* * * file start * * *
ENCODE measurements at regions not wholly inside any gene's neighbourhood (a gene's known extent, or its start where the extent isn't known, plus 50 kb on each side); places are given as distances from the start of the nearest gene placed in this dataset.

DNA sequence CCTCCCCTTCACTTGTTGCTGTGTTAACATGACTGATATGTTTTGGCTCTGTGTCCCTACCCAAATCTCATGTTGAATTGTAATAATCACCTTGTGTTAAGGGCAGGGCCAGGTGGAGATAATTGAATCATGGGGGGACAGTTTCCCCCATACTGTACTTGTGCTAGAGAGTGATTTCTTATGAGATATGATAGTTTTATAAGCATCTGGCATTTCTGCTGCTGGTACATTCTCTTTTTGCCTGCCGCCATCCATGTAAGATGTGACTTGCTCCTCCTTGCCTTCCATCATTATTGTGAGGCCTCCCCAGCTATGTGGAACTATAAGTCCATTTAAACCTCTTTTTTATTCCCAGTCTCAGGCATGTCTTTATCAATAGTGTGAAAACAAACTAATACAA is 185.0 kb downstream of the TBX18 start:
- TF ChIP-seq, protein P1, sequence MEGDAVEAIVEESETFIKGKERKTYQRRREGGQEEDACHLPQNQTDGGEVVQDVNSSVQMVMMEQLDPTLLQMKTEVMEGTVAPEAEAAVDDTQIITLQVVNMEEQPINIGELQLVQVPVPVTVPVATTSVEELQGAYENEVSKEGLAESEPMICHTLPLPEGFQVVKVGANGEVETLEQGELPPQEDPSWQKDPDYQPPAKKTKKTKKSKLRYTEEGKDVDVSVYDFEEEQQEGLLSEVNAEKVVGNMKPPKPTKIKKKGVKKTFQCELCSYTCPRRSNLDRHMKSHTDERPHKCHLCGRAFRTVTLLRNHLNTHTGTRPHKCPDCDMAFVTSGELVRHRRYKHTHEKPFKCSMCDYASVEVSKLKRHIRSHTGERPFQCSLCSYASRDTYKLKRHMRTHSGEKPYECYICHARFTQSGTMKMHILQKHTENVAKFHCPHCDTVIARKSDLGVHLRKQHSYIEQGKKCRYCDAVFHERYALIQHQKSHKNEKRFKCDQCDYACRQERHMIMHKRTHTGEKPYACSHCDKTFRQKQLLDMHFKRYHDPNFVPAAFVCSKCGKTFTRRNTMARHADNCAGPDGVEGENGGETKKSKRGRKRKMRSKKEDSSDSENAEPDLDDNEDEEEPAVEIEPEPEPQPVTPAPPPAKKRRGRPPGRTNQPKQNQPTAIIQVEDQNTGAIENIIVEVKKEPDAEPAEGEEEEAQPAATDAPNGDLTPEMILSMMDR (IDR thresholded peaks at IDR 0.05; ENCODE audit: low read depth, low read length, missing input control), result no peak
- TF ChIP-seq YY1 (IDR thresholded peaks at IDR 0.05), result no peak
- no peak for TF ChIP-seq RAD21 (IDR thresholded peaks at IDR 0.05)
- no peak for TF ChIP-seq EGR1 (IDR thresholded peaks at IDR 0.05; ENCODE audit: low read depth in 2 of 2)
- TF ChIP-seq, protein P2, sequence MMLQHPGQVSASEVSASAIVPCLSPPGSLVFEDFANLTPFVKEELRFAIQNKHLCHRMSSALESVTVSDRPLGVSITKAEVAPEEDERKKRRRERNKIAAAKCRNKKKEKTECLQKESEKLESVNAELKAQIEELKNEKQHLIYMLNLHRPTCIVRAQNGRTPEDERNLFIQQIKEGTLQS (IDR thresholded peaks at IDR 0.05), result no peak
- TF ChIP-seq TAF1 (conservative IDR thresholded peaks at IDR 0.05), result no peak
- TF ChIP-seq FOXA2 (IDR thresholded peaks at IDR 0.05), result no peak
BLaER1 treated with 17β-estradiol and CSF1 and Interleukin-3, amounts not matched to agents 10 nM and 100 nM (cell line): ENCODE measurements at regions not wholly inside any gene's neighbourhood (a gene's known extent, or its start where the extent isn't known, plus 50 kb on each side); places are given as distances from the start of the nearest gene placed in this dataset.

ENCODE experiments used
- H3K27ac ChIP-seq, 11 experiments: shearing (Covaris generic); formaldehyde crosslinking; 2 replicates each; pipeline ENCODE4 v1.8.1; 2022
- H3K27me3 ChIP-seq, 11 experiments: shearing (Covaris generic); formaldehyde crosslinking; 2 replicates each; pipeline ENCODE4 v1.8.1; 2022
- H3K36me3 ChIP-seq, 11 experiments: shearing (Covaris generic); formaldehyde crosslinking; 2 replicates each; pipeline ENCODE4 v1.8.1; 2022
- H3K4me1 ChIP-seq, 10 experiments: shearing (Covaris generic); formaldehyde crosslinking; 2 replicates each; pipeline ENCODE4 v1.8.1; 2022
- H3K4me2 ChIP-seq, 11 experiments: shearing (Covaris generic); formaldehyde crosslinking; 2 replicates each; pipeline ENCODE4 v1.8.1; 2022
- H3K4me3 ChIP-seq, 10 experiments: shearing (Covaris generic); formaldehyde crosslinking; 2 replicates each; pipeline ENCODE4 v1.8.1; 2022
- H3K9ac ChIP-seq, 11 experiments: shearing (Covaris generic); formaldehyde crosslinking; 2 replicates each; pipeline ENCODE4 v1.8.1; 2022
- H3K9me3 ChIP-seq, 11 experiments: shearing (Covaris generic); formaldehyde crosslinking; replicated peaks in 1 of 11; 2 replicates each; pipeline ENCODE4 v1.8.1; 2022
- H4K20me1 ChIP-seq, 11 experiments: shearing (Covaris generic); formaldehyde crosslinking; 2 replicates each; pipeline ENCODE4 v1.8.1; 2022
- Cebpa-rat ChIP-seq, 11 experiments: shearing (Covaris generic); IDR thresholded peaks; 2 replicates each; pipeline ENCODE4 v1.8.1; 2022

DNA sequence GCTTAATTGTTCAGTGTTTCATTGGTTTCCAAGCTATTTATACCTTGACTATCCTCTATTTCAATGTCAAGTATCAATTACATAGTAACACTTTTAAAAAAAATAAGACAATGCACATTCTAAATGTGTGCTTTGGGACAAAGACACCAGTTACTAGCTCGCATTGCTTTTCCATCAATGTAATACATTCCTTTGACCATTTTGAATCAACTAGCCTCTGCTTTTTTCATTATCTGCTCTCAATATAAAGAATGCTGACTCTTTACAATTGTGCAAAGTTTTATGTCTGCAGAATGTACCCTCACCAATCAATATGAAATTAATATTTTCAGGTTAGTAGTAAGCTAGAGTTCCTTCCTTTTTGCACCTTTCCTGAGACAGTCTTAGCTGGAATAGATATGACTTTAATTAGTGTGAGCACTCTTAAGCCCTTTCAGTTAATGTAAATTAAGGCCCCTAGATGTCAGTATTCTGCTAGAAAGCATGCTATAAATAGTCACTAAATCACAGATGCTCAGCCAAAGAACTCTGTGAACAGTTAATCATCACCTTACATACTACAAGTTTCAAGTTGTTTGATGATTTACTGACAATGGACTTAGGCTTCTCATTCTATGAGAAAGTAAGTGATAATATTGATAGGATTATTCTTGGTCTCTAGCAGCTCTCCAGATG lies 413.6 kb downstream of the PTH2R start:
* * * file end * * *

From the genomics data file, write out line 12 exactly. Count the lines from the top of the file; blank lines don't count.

- H3K27ac ChIP-seq, 11 experiments: shearing (Covaris generic); formaldehyde crosslinking; 2 replicates each; pipeline ENCODE4 v1.8.1; 2022